Proposed amendments to listing requirements

  • Business
  • Wednesday, 21 Jul 2010

PETALING JAYA: There is huge disparity between the annual reports of some of our blue chip companies and those of the nondescript listed companies that have barely made the transition from SME (small and medium enterprise) status.

It is like comparing Tolstoy’s War and Peace with a 3,000-word short story. Other than the financial statements, the information in the latter category of annual reports is scant, perfunctory and seldom useful.

While it is true that the larger companies have more resources to produce comprehensive annual reports, it is clear as well that many of the other companies show little interest in volunteering additional details in their annual reports.

How many times have there been announcements by listed companies that state the obvious or offer only the minimum bare facts, but little else that might have influenced our investment decisions?

For example, we are routinely informed about the appointment or resignation of directors, key executives and external auditors, but not the reasons for these changes.

Heart of the matter

Such issues are at the heart of Bursa Malaysia’s latest round of proposed amendments to its listing requirements.

Last Thursday, the stock exchange issued a consultation paper that sets out a number of enhanced or new rules, with most of these aimed at compelling the listed companies to give more information to the public than what they are providing now.

At the same time, Bursa came out with another consultation paper that asks for feedback on the draft Corporate Disclosure Guide (CD Guide), which is meant to help the listed companies better understand the disclosure obligations under the listing requirements. The consultation period ends on Aug 19.

“We expect diverse views on the consultation papers,” Bursa chief regulatory officer Selvarany Rasiah told StarBiz. “We keep a very open mind. We want all the constructive feedback we can get. There may be some issues that we have not considered and we are prepared to take on board the relevant comments.”

The last time the exchange tweaked its disclosure rules was in August last year. This was part of a revamp of the regulatory framework that saw the unification of the main and second boards to form the Main Market and the repositioning of the Mesdaq Market to become the sponsor-driven ACE Market. The changes then mainly centred on enhancing disclosure relating to transactions.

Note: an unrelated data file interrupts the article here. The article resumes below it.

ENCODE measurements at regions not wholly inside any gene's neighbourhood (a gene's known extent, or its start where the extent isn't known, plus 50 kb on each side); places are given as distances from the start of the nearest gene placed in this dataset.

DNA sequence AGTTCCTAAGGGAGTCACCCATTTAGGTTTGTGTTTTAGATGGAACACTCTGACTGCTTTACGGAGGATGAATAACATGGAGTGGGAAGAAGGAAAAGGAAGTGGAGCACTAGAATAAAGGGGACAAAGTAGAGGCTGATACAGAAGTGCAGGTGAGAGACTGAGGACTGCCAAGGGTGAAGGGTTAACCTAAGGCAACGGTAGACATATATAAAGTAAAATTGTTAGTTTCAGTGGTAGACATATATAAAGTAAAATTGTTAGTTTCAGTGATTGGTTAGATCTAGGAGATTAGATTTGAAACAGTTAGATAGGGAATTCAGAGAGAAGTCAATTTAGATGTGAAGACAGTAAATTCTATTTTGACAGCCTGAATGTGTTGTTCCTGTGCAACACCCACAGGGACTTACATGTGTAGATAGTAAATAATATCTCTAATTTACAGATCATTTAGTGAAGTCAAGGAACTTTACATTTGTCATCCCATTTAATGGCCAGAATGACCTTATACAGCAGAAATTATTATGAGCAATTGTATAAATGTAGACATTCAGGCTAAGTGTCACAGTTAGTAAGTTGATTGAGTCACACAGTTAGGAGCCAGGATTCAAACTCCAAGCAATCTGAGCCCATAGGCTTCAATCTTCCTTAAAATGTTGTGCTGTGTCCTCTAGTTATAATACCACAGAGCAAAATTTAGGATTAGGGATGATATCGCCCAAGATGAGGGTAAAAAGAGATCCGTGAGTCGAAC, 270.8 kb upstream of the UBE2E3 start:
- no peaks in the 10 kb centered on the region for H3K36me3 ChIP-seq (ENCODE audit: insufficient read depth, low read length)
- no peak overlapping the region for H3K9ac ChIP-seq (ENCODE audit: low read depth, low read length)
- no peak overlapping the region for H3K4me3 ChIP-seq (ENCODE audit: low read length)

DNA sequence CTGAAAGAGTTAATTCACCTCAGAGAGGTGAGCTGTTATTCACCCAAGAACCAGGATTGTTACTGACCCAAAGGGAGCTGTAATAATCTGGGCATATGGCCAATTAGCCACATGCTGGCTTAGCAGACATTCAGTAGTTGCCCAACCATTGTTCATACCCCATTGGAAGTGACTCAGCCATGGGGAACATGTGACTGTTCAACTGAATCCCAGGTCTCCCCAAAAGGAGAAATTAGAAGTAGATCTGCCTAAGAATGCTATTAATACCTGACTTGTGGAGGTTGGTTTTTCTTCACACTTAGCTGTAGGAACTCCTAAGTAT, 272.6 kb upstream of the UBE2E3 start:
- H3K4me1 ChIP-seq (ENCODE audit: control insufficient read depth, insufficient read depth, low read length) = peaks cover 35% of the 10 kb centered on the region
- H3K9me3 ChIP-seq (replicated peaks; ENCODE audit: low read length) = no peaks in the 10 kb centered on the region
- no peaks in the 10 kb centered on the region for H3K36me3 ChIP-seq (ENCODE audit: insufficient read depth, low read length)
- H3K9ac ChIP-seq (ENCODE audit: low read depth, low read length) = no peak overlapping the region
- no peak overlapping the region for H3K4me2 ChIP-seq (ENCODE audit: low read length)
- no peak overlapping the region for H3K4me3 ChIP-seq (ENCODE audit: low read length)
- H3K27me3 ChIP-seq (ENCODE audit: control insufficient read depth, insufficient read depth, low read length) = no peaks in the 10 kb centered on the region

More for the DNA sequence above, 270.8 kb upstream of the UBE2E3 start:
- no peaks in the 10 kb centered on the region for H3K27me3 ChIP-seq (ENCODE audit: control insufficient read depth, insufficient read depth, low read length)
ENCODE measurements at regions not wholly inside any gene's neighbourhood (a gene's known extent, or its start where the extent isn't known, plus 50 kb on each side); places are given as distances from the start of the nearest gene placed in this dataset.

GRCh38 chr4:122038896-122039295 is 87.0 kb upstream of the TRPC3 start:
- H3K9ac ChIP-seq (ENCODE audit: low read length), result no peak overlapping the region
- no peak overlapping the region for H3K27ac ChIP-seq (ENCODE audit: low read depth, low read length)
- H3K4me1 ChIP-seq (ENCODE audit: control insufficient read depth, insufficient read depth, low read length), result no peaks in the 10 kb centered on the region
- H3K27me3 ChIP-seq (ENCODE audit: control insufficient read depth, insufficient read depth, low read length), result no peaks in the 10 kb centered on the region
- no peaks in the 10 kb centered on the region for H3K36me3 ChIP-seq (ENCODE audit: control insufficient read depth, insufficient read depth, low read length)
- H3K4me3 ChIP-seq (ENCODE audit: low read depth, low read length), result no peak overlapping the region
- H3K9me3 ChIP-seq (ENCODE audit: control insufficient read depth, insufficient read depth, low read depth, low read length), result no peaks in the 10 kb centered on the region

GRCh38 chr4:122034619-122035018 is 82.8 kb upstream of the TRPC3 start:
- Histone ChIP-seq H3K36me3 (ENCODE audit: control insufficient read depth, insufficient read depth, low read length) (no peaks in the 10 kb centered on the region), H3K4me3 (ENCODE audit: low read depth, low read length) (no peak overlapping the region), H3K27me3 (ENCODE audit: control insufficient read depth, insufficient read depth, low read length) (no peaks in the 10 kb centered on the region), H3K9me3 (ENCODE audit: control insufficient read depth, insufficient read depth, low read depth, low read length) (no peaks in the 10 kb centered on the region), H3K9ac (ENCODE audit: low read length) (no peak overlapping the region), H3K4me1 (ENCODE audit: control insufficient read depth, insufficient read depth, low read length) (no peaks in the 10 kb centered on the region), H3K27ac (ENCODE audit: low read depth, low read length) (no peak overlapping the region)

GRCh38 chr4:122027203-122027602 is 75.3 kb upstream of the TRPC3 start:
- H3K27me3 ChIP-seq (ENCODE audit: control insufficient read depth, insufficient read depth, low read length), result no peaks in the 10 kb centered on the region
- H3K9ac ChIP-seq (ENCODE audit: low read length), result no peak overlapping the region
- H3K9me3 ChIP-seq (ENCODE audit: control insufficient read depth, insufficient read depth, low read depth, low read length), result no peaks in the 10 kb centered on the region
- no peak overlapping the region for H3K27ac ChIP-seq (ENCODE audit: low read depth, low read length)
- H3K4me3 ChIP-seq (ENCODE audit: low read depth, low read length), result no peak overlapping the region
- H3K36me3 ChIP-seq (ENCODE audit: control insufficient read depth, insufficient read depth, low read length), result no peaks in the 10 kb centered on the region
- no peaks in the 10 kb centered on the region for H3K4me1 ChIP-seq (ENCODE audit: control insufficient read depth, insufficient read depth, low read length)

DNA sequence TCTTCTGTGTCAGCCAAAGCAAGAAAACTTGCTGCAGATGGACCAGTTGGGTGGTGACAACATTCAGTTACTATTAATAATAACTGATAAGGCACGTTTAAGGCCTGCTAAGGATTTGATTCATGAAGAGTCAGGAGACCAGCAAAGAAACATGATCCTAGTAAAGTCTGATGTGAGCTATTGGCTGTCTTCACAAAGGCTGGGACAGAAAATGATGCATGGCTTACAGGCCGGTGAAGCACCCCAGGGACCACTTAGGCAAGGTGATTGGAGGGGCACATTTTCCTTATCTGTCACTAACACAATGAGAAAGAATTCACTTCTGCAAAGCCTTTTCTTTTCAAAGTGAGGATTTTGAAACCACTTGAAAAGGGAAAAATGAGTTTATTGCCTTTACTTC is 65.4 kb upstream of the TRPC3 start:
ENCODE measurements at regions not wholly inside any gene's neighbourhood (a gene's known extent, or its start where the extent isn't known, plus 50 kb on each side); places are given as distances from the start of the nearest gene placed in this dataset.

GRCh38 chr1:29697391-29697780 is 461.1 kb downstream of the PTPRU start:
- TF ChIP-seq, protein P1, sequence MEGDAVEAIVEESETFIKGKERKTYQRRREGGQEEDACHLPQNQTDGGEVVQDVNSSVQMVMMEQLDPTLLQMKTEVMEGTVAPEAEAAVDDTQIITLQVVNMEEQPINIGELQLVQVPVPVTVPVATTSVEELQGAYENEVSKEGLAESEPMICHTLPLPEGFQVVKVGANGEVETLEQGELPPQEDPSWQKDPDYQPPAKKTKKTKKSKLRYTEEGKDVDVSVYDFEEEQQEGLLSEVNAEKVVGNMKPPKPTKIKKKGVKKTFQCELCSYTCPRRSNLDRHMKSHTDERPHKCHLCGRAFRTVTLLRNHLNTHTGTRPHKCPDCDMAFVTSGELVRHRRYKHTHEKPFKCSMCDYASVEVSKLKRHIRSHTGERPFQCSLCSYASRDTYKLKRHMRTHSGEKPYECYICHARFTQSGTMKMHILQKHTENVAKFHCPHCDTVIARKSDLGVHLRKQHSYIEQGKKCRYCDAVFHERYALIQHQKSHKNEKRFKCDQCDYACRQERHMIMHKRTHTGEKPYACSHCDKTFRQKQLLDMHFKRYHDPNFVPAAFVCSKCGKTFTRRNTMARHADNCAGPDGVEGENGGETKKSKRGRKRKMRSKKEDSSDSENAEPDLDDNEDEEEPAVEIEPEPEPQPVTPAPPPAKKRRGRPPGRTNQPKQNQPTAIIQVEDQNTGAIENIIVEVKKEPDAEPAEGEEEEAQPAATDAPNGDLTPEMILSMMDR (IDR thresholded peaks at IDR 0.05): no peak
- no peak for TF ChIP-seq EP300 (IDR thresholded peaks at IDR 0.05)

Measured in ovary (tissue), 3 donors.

This time around, the proposed disclosure enhancements cover aspects such as changes of directors, chief executive officers (CEOs), chief financial officers (CFOs), external auditors and independent advisers.

Also included are disclosure rules for quarterly and annual reports, pledging of shares by controlling shareholders, termination of corporate proposals and voting results of shareholder meetings.

A significant change is that the listed companies will be required to announce the grounds for the appointment of a director.

In the case of independent directors, the companies must explain why these appointees are considered independent. Similarly, announcements of resignation of directors must come with reasons.

In addition, CFOs will come under similar scrutiny as the directors and CEOs. The appointment of a CFO has to be announced and his resignation has to be explained.

Other proposals

Other major proposals are for quarterly reports to have detailed analysis of performance instead of a simple review, and to have prescribed minimum content for the income and cash flow statements.

Bursa also plans to make it mandatory for the annual reports to contain five-year financial highlights and indicators to enable simplified trend analysis.

The timing of these moves appears opportune, considering recent high-profile cases of weak corporate governance and the lack of transparency. However, Selvarany said the proposed amendments were not prompted by any specific transgressions.

“There’s no particular trigger. It’s part of our continuous effort to enhance market quality,” she said.

She pointed out that because the bourse operated in a disclosure-based regime, information is integral in maintaining market integrity and investor confidence.

“People require information in deciding whether to invest in our market, and having invested, whether to hold, buy or sell. Information is like the lifeblood of the market. If people cannot rely on information or if they don’t have access to timely information, the risk premium for such a market goes up significantly and that affects the attractiveness of the market,” she said.

She said it was important for the directors and management of companies to understand that the more they disclosed, the better it was for the companies.

“Often, when there isn’t enough information on a company, investors shy away because they don’t know the sort of risk they are taking,” she said. A big part of the exchange’s effort to improve disclosure practices is to impress upon the directors and top executives of the listed companies that it is not enough to merely furnish financial numbers and to assure shareholders that the company is in capable hands.

Said Selvarany: “Investors want to know more than that. They need to understand your operations, your business and your risks, and if you’re undertaking a transaction, to understand exactly how this will impact the company. It’s about appreciating the investors’ need for information.”

On the CD Guide, she said it was aimed at assisting listed companies and their boards and senior management to better understand the listing requirements on corporate disclosure and to apply those requirements not just in form but also in substance.

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